The clasps 5 are, in one embodiment, manufactured from metal which exhibits, in a known fashion, memory properties. In another embodiment of the invention the clasps 5 are manufactured from a plastic material which, in a first state, is flexible and shapeable and, in a second state, exhibits a stable shape and is porous.
Clasps 5 are provided, in FIG. 1, with free ends 6, 7 which are separated from another. The clasps 5 themselves are separated from each other in the axial direction of the first plastic shaft 2 and are only connected to each other by means of the plastic material (sheet) of the plastic shaft 2. The clasps 5 provide the first plastic shaft 2 with a stable shape and hold open a lumen 8 in the plastic shaft 2. The clasps 5 grasp the first plastic shaft 2, in the widened state, ventrolaterally only and dorsally border, with their free ends 6, 7, a highly-elastic section 7' of the plastic shaft 2.
The clasps 5 can be moved in the direction of the arrows 9 to such an extent that the free ends 6, 7 overlap or at least abut. If the free ends 6, 7 are directed towards another, it is thereby possible for the plastic shaft 2 to be introduced into a small outer opening. The clasps 5, during application, are pressed together to such an extent that they fit into the lumen of a known endoscope and can be introduced through same.
The second plastic shaft 3 and the third plastic shaft 4 are, in the embodiment of FIG. 1, manufactured from an unreinforced plastic sheet, which, when unfolded, maintains its unfolded shape to define a lumen 8', 8". The second and third plastic shafts 3, 4 are each angled with respect to an axis 10 at an angle α, which preferentially assumes a value of 36.3°, and an angle β which preferentially is 46.3°. The plastic shafts 3, 4 corresponding to the bronchial tubes can be compressed together so that they can be introduced through the rima glotidis. The unfolding of the plastic shafts 3, 4 transpires, under observation, through the tracheal tube preferentially with the assistance of a large gripping and spreading forceps.
The extremely simplified tracheal stent represented in FIG. 1 can exhibit, along the axis 10, different cross-sectional shapes which, for example, are represented in FIGS. 2a, 2b, 2c.
FIG. 2a shows, cranially, a section in the direction of arrow IIa--IIa of FIG. 1. The first plastic shaft 2 of the tracheal stent is ventrolaterally surrounded by the clasp 5, which holds the sheet of the first plastic shaft 2 in a stable shape for maintaining the lumen 8. The stent exhibits, in this region, a lengthened oval shape. The clasp 5 is shown with separated free ends 6, 7. Should the clasp 5 be compressed in the direction of arrows 11, 12, the outer diameter of the tracheal stent can be, to this extent, reduced. Should the clasps 5 be manipulated so their free ends overlap or should the free ends 6 and 7 abut, the clasps 5 exhibit either a restoring force which allows for the clasps 5 to spontaneously open to a shape shown in FIG. 2a or, the clasp 5 is, for example, activated by the incluence of heat so that it unfolds into the shape shown in FIG. 2a. In the figure, the free ends 6 and 7 taper towards the end.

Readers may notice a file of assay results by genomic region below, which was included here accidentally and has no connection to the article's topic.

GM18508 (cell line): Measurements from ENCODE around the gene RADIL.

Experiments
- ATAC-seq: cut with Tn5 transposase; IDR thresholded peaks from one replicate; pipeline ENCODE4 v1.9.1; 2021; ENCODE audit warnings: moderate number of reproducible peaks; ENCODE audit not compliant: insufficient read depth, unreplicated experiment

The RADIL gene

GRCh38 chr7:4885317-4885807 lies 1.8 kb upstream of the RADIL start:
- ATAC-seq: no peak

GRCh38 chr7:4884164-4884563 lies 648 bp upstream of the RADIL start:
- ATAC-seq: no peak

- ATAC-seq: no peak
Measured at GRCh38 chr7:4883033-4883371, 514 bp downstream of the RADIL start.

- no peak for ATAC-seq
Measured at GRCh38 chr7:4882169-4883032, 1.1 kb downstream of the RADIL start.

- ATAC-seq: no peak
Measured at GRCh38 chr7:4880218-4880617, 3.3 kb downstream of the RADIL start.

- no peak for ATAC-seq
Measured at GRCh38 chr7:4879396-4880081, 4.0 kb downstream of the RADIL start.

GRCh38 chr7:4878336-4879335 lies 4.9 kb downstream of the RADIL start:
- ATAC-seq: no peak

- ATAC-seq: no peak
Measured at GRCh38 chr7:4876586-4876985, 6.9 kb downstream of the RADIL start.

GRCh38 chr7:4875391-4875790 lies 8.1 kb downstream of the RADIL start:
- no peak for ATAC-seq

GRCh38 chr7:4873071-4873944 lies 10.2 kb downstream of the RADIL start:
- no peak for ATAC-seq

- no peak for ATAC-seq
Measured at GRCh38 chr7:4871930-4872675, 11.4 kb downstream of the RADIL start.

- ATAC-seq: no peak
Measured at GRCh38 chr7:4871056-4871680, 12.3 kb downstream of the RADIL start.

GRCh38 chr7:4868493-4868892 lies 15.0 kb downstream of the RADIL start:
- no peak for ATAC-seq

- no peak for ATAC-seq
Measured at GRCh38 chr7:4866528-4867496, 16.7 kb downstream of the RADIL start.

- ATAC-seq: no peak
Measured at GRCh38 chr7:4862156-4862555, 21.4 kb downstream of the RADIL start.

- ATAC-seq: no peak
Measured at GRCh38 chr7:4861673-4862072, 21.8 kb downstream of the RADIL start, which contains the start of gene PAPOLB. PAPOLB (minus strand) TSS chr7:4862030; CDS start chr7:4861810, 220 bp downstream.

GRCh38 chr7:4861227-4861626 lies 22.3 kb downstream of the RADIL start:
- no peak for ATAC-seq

The highly-elastic section 7' can accept rapid pressure changes and propagate them in a wave-like fashion. In this manner, the section 7' can reduce the cross section of the lumen in the direction of the arrow 13 in a pulse-like fashion and thereby suddenly increase the gas-flow velocity.
In contrast to FIG. 2a, FIGS. 2b and 2c exhibit different cross-sectional shapes of the clasps 5 in the expanded state in the middle and caudal regions respectively. With this type of configuration of the clasps 5 it is possible to effect different lumen cross sections along the axis 10 (FIG. 1).
FIG. 1 and FIG. 2 show the inventive tracheal stent 1 in the expanded state. In the state shown, it maintains the respiratory path of a natural trachea open in the direction of the bronchia.
Clearly, the second and third plastic shafts 3, 4 (FIG. 1) can also be encased by clasps 5. These clasps 5 can also be pressed together and open again in the manner already described.
A tracheal stent 1 is comprised from a plastic shaft 2 and metal clasps 5 which grip the plastic shaft 2 ventrolaterally. The plastic shaft 2 is, caudally, lengthwise oval in cross section and, cranially, squarish-oval. It is comprised from thin, highly-elastic and stable sheet and from clasps 5, whereby the clasps are joined to the sheet. The clasps 5, in a first shape, can be sufficiently pressed together over their free ends 6, 7 such that the plastic shaft 2 assumes as small an outer circumference as possible. In a second shape, the clasps 5 are widened in that they, for example, are activated by heat. A stably-shaped and, in a section 7', highly-elastic lumen 8 are formed in the plastic shaft 2, the lumen largely corresponding to the size of a lumen of a natural trachea.
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|International Classification||A61F2/04, A61M16/04, A61F2/88|
|Cooperative Classification||A61F2/885, A61F2/04|
|European Classification||A61F2/04, A61F2/88B|
|May 27, 1994||AS||Assignment|
Owner name: WILLY RUSCH AG, GERMANY
Free format text: ASSIGNMENT OF ASSIGNORS INTEREST;ASSIGNORS:FREITAG, LUTZ;SINGOVEL, ARMIN;SCHMITT, KLAUS;REEL/FRAME:006984/0750
Effective date: 19931220
|Jul 2, 1999||FPAY||Fee payment|
Year of fee payment: 4
|Jun 30, 2003||FPAY||Fee payment|
Year of fee payment: 8
|Mar 7, 2006||CC||Certificate of correction|
|Apr 10, 2006||AS||Assignment|
Owner name: BOSTON SCIENTIFIC SCIMED, INC., MINNESOTA
Free format text: ASSIGNMENT OF ASSIGNORS INTEREST;ASSIGNOR:WILLY RUSCH AG;REEL/FRAME:017444/0465
Effective date: 20060328
|Jun 21, 2007||FPAY||Fee payment|
Year of fee payment: 12